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Home Energy Audits – You Get What You Pay For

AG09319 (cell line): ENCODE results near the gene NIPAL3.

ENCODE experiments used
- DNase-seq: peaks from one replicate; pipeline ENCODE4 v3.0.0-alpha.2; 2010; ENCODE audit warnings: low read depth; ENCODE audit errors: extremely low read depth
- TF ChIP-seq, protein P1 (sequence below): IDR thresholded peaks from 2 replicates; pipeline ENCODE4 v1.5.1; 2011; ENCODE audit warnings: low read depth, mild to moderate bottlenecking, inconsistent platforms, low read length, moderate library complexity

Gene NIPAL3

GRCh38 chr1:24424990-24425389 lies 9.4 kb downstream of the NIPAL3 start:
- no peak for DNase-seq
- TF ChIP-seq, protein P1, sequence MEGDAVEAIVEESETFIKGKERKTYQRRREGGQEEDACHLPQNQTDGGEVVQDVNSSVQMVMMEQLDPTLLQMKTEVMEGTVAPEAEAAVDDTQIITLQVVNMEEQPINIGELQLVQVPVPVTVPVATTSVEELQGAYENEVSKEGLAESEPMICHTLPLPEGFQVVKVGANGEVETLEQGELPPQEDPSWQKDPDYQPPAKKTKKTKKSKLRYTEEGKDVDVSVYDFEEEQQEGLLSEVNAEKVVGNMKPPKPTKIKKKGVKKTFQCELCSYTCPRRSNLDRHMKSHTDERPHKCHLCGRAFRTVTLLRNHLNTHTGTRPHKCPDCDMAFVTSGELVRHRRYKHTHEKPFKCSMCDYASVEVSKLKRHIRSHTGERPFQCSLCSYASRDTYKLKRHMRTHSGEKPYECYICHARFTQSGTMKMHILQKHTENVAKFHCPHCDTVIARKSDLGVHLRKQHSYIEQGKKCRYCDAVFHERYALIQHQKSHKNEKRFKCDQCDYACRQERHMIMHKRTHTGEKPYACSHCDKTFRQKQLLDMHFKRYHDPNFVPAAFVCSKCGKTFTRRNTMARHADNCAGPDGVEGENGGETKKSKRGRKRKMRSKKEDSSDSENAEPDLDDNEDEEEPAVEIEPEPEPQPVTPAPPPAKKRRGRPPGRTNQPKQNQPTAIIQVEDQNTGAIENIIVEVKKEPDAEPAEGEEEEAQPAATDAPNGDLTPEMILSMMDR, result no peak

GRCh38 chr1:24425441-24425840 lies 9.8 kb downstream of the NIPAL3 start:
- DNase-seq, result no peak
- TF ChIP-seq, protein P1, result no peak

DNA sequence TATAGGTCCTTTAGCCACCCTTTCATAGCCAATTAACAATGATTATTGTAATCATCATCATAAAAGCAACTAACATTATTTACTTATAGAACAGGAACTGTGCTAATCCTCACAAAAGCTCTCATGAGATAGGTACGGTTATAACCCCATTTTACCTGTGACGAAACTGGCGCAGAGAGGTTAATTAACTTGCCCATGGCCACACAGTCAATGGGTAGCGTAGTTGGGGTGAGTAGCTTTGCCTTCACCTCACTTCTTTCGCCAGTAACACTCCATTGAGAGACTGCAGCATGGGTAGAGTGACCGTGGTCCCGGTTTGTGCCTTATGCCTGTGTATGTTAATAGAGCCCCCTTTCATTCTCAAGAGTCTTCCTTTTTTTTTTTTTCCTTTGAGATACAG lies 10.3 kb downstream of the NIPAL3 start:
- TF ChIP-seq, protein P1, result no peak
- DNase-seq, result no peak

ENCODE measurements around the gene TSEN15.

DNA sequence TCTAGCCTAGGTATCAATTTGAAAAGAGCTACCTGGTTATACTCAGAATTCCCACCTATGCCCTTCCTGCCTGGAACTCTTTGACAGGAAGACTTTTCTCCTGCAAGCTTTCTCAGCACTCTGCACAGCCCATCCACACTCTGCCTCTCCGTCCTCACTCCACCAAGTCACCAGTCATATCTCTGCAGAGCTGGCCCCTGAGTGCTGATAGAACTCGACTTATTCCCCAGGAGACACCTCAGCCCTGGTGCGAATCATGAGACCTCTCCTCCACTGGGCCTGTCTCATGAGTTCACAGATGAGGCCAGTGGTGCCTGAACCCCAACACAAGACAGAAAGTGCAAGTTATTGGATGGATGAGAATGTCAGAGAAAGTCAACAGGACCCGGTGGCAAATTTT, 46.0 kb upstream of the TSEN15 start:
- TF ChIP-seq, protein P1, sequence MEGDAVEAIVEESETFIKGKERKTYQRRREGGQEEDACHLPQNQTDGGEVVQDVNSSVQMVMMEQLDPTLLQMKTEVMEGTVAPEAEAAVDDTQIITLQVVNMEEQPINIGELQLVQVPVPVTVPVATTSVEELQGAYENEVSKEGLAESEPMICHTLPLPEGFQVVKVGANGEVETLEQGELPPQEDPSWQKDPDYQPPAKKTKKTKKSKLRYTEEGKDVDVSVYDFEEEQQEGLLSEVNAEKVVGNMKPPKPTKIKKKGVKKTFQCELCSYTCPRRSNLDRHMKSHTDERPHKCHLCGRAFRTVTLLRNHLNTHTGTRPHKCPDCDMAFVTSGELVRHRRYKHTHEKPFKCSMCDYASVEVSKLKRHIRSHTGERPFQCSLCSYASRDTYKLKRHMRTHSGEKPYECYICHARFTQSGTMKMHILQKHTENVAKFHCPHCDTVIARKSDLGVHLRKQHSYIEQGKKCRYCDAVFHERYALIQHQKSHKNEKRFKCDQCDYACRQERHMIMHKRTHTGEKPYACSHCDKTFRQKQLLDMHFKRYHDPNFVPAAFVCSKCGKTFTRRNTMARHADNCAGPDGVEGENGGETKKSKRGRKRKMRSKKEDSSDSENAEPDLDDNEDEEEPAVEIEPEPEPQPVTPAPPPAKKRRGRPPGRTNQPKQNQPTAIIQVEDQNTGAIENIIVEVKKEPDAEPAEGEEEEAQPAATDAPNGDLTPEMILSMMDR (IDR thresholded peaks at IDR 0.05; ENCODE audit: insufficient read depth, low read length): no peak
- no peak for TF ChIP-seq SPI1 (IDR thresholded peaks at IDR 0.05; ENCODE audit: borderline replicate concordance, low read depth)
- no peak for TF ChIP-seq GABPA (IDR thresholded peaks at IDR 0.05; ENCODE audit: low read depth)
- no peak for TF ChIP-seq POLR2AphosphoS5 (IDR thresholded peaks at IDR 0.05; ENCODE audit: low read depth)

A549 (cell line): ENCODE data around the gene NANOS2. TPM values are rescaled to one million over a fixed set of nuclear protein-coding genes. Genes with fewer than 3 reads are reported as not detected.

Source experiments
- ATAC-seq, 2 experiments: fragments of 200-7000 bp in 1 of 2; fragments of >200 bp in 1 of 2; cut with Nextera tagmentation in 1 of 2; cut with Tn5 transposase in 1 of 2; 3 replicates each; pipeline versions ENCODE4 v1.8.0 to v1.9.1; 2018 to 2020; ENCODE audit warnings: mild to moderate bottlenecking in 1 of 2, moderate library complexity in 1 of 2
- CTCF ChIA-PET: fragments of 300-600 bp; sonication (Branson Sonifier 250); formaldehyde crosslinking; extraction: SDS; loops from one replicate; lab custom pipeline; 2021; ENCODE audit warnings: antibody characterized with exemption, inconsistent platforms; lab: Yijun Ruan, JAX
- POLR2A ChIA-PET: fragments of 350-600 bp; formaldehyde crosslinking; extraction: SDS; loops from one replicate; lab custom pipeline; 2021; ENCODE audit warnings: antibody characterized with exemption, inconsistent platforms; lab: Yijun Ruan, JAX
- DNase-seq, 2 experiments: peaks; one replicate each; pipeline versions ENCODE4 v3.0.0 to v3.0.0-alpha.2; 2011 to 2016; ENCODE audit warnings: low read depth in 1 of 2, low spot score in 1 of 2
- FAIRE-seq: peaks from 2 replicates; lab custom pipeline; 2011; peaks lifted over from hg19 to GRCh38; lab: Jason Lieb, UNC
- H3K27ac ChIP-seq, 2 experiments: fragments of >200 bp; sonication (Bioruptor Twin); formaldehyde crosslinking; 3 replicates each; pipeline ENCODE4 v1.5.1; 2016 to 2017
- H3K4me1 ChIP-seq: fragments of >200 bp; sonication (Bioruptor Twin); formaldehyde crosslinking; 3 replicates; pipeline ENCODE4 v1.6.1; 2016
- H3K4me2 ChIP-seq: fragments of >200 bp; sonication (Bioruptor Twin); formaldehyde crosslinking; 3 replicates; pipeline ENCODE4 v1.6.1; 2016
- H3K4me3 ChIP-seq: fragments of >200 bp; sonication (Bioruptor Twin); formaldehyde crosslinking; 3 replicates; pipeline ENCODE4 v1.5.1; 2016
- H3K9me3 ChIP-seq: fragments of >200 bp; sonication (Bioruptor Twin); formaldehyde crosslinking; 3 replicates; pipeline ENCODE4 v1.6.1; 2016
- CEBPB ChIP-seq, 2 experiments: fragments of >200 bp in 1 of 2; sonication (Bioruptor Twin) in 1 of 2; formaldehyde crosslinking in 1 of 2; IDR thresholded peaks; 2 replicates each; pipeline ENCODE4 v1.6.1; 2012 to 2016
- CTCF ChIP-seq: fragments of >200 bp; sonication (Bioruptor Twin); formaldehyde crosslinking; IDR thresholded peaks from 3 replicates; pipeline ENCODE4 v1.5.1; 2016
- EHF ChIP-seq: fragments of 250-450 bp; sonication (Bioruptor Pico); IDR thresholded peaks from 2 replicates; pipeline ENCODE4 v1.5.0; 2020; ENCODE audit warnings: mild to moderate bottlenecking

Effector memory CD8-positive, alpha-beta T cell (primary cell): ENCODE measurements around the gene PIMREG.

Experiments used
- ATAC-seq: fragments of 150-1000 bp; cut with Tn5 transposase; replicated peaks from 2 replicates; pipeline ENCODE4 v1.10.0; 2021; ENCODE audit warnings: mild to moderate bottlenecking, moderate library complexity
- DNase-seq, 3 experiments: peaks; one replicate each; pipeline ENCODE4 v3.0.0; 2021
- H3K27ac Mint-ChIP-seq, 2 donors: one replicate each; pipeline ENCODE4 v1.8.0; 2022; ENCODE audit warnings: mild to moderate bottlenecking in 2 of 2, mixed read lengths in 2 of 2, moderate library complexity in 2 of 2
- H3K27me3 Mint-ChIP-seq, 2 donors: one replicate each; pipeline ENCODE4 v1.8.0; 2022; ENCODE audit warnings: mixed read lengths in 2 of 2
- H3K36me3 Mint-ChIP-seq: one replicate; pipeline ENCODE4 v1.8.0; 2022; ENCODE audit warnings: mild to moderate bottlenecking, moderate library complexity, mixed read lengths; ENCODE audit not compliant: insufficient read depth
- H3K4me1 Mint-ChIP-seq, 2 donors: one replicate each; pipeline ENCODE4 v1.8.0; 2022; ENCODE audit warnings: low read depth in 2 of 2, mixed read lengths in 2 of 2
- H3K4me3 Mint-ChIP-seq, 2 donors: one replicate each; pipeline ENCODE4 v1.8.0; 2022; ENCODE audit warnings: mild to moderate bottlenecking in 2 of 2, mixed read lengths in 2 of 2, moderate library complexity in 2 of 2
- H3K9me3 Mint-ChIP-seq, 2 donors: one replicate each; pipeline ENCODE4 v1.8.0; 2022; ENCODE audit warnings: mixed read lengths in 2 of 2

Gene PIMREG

The latest Consumer Reports feature article was on home energy efficiency. It had some good tips on inexpensive ways to save energy – use energy efficient appliances, replace incandescent light bulbs with CFLs or LEDs – the basics - the article does little to clear up the consumer’s decision to pursue energy efficiency improvements. There are a plethora of websites, articles, blogs, and books offering advice on how to make your home energy efficient, but few paint an accurate picture of what it takes to come up with an intelligent energy retrofit plan. That’s because the best plan for a particular home is completely dependent on the home’s current condition. No book can inspect your home and its construction, quirks, and opportunities. But a few basic questions is a good place to start. Does it make sense to replace your windows? It can if they are very old and contain only a single pane of glass. If not, you might be looking at a payback of 20+ years. How about replacing your old furnace with a newer model? For some homes it may make sense but if your home is drafty, you won’t realize the savings until you reduce air infiltration. If you do weatherproof your home, be careful you don’t make it too air tight or it will lead to air quality problems. And what about replacing your major appliances - is that a good investment? It can be but, again, it depends on what you already have and how the appliances work with respect to other conditions unique to your house.